As juvenile as it seems, consistently replacing the words "custom robo" with "penis" really does make Custom Robo Arena a better game.
In the world of Custom Robo Arena, "custom robos" are a big thing. They're odd-looking and they fit in your pocket, although they get larger when called into action. Anyone who's anyone has one, and those without are really nothing more than second class citizens suitable only for cooking and the raising of children.
Luckily, the sullen red-headed stepchild that you'll be playing is part of the custom robo crowd. Havingly only just hit puberty, you haven't been operating your custom robo for long, but it turns out that you're preternaturally good at swinging your custom robo up and down virtually any holosseum you care to name. It's no surprise that on your first day at a new school you quickly makes friends with the first people you'll meet - a boy named Daniel and a girl named Liv.
Daniel suffers from something of an insecurity complex and is disproportionately impressed by your custom-robo-related prowess. He has a custom robo of his own, of course, but he's not particularly good with it, and in any case yours is larger and capable of tricky maneuvers. Liv, being a girl, does not have a custom robo, but it turns out she's full of useful suggestions for how you can use yours.
Before long you'll be deploying your custom robo in a range of unlikely situations, ranging from winning local tournaments to fighting evil crime syndicates. You'll be constantly plied with custom robo advice from authority figures such as your dad, your friends, and discarded adult reading material. Even the local teacher lends a hand, despite being regularly reprimanded by his wife for playing with his custom robo in front of the schoolchildren.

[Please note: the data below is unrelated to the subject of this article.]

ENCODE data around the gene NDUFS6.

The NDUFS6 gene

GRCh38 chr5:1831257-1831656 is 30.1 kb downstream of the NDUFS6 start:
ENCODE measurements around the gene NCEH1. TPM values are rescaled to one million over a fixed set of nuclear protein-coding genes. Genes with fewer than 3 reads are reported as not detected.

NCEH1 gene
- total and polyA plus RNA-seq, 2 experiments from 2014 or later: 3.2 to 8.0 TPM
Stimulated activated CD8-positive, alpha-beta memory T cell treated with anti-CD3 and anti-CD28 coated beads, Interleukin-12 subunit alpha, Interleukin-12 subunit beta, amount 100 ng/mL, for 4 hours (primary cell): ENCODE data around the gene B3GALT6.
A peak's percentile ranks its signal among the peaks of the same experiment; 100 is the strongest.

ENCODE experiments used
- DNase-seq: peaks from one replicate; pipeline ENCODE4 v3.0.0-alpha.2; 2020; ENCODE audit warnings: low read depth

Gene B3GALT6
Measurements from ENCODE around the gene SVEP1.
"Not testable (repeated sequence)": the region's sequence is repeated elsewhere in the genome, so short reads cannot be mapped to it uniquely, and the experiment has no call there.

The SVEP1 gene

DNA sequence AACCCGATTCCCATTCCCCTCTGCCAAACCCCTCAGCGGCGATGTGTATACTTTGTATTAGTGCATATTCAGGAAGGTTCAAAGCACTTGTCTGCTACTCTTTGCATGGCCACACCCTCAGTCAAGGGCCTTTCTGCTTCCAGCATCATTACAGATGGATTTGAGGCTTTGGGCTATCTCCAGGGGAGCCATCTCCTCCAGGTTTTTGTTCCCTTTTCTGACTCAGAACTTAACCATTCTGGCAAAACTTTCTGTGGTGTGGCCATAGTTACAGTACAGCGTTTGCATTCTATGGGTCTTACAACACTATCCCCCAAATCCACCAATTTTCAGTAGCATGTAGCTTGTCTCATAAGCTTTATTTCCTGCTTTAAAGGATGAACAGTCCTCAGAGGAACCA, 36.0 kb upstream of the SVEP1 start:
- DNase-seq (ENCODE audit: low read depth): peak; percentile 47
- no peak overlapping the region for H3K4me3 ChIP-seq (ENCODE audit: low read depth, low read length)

Using your custom robo is a pretty repetitive process; one custom robo engagement is much like another. Luckily the basic gameplay is fairly enjoyable and any given scenario normally ends with a satisfying finish. It probably won't take you long, though, to get tired of the game's one-track mind. Most any problem in the game can ultimately be solved with a prolonged session of custom robo waggling.
Between matches it's important to keep your custom robo clean and shiny. The game will provide you with a polishing cloth for just this purpose, which you can apply using the DS touch screen. If you don't regularly give your custom robo a good rub-down, you'll find that its battle readiness will quickly decrease, leading to sub-optimal performance and premature weapon misfires.
You can buy a large variety of customisations and accessories for your custom robo, but there's not much incentive to get any of them, because your custom robo works just fine straight out of the packaging. When it comes down to a custom-robo face off, it really isn't what you have equipped, but how you use it.
Between the unchanging gameplay and the lack of incentive to upgrade, you'll probably get quickly tired of the casual custom robo scene. That's when it's time to start moving in new social circles, and luckily if there's one thing the internet was made for, it's servicing your custom robo. A quick trip into cyberspace through the magic of Nintendo Wi-Fi will quickly connect you to a worldwide network of custom-robo enthusiasts, all of whom are eager to see what you're made of. Real life partners are significantly more exciting than computer generated ones, and it's here that you'll really get to demonstrate just what you can do with your custom robo.
Ultimately, Custom Robo Arena is quite obviously trying to be Pokemon-with-guns, but despite translating Pokemon's turn-based action into a real-time format, it never really succeeds in capturing any of the charm or addictiveness of its inspiration. There are many, many better DS games available, so if you're going to buy this, you'd better really, really love your custom robo.